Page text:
The Danger Of Dumbing DownPosted: 10th of May 2016 by
There is a problem sweeping Britain’s schools and colleges, and it is all about image and dumbing down to fit in. The problem exists for both boys and girls – albeit for different reasons – but the effect is ultimately the same, which is that too many young people are setting themselves up to fail as a result of peer pressure or bullying. Not working as hard as you can or putting in the required effort in your studies will ultimately mean that you may not achieve the grades that you could have, leaving you less appealing to employers, colleges, and universities. But why would you even consider tripping yourself up in this way?
The reasons may be complex, but can basically be boiled down to a culture that says that it is not ‘cool’ or ‘attractive’ to be smart. For girls, this means a worrying trend where name-calling and bullying of the brightest will see them shrink back in class. The Association of Teachers and Lecturers Union have already raised concerns about the pressures that are placed on girls to be thin, attractive, compliant and quiet - adding that some girls feel they cannot be both attractive AND smart. The problem seems particularly acute when it comes to women looking to enter STEM (science, Technology, Engineering, or Maths) careers. For boys, the reasons for not trying too hard are slightly different, and have more to do with projecting a ‘cool’ or masculine image.
Whatever the root causes, the effects are the same – which is to drive young people to lessen their efforts in a bid to fit in. The bullying (or potential bullying) that causes this may even come from friends who may tease those who they think try too hard in their studies. Added to this may be pressures to hang out with friends rather than getting on with some study. Equally, there may be those who will seek to pick on people who work hard in class.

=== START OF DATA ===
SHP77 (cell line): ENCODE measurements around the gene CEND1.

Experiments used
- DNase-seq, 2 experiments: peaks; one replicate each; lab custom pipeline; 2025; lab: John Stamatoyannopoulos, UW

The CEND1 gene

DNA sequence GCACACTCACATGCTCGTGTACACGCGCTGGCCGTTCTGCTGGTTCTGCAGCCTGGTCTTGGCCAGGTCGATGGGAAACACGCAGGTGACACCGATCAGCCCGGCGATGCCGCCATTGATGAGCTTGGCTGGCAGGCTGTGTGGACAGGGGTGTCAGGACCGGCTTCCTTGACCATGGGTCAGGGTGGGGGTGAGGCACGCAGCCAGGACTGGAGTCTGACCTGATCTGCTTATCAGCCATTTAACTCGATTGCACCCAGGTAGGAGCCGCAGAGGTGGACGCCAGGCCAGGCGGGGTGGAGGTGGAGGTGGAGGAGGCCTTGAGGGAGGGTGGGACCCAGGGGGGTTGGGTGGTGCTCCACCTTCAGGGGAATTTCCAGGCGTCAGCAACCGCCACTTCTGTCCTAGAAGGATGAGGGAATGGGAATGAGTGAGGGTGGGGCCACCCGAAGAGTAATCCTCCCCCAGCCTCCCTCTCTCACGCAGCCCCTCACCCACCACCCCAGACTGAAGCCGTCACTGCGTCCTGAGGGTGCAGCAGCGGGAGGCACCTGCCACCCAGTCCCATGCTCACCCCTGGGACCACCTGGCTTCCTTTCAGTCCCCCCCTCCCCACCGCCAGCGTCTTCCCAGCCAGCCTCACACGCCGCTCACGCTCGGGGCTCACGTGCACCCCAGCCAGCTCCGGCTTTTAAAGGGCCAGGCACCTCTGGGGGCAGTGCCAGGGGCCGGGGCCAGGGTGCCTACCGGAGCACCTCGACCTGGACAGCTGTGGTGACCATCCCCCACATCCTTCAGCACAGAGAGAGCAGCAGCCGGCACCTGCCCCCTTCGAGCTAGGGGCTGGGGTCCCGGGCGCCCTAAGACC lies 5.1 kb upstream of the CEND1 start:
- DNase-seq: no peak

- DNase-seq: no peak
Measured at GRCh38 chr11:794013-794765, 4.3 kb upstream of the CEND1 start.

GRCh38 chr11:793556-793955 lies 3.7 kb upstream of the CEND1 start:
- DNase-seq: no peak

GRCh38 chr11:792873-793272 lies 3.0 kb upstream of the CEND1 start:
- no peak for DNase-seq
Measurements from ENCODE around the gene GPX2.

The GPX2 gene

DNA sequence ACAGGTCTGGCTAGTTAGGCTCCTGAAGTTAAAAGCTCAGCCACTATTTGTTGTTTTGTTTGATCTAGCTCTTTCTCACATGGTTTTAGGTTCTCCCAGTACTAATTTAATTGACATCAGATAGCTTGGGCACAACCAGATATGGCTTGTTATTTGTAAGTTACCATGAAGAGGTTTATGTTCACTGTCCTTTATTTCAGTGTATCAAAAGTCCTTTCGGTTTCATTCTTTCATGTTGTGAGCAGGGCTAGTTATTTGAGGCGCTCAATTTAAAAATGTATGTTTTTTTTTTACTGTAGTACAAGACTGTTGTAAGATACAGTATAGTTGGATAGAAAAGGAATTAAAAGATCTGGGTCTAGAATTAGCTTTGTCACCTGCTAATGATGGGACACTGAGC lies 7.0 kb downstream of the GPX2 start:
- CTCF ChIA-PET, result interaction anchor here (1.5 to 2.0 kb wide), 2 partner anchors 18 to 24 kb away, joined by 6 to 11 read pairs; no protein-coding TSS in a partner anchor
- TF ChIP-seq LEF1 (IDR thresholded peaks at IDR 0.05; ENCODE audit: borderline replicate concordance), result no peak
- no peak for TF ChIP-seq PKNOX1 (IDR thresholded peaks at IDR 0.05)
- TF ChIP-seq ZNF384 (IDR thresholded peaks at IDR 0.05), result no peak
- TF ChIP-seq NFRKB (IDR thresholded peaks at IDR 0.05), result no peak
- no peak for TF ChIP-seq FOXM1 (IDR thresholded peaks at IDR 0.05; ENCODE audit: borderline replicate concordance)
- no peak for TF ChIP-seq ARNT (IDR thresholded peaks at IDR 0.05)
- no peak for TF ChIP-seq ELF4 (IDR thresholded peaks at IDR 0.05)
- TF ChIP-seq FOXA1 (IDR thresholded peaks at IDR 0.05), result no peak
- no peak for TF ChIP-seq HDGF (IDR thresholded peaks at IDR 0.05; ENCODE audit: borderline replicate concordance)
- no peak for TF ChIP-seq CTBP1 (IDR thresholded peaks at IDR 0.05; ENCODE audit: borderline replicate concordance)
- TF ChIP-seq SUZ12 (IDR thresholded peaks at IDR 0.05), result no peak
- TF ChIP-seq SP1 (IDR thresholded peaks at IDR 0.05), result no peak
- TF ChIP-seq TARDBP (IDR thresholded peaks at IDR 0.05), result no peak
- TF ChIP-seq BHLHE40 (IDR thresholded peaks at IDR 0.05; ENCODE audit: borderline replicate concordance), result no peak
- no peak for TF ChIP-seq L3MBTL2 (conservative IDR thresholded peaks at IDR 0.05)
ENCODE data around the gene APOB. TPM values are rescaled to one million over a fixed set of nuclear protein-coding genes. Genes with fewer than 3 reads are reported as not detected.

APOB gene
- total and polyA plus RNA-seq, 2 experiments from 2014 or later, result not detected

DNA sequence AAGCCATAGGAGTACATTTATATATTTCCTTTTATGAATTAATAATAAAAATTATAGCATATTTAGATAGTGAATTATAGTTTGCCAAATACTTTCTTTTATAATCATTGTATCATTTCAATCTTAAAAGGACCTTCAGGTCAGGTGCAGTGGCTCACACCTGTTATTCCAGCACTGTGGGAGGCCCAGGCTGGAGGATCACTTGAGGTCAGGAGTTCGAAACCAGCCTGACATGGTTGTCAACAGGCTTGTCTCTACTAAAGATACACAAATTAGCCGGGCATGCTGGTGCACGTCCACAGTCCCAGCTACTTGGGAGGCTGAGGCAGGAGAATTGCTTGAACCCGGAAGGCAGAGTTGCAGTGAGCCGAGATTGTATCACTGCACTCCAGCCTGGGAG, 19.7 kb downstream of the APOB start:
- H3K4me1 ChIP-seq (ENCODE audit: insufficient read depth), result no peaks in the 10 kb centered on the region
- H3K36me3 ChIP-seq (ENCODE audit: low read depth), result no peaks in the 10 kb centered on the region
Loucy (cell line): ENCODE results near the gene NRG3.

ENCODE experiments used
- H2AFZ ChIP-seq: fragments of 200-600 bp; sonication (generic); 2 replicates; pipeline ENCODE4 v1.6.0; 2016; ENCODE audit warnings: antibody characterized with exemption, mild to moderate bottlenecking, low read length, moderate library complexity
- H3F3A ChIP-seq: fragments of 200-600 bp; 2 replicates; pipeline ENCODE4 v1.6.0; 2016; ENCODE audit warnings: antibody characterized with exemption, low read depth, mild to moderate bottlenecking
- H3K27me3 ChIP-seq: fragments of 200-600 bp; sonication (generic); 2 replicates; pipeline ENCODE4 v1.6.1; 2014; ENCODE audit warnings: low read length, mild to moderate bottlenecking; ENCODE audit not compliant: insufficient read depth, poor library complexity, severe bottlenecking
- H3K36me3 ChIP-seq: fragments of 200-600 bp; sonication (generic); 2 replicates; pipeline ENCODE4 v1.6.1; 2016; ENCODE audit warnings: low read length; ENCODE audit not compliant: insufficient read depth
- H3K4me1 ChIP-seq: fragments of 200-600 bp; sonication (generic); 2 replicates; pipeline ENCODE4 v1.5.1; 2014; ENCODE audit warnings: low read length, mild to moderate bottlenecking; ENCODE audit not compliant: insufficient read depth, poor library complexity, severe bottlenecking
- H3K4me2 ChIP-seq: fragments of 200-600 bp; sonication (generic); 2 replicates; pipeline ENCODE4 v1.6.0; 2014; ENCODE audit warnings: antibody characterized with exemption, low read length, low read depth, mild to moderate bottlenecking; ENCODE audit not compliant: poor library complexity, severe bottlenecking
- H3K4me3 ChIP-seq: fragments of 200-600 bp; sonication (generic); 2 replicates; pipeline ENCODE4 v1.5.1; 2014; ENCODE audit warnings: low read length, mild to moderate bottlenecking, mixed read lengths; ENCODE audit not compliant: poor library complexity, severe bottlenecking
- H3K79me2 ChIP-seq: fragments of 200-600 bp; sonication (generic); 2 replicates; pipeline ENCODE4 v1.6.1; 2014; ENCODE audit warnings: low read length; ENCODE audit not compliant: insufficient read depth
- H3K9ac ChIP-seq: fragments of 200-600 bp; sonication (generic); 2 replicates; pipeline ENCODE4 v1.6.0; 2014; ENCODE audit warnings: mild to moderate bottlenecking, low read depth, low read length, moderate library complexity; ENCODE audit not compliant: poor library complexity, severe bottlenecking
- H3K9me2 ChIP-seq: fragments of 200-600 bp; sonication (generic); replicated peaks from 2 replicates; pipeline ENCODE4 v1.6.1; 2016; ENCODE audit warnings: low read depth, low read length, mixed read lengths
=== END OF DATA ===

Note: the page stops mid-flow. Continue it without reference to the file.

So, what can we do about this?
For teachers and educators, it means clamping down on bullying and trying to make sure people feel they can speak up in class, while, for young people, it seems there is a need to reframe what is seen as attractive or what traits are desirable.
If you want to achieve success, then there really is no viable alternative to working hard. This means in your studies and also later on in your career. How will an employer know how smart you are if you didn’t work to get the grades to prove it? Besides, what is so attractive or cool about stupidity?
Looking around will show that there are plenty of influential role models who manage to balance being smart with being cool and attractive. Why not look to them as an inspiration rather than worrying about the class-mate who is simply trying to drag you back? It might be worth building up your self-confidence a little too – leaving you less worried about what others think or even thinking about finding a more positive group of friends to hang around with?
The teenage years can be tough, with all sorts of competing pressures from parents, friends, your studies, and more, but you must remember it is your life and you can make of it what you will. But if you never really try, how do you know what you could have achieved, or what you could have been? Don’t fall into the trap – you can have (and be) it all!
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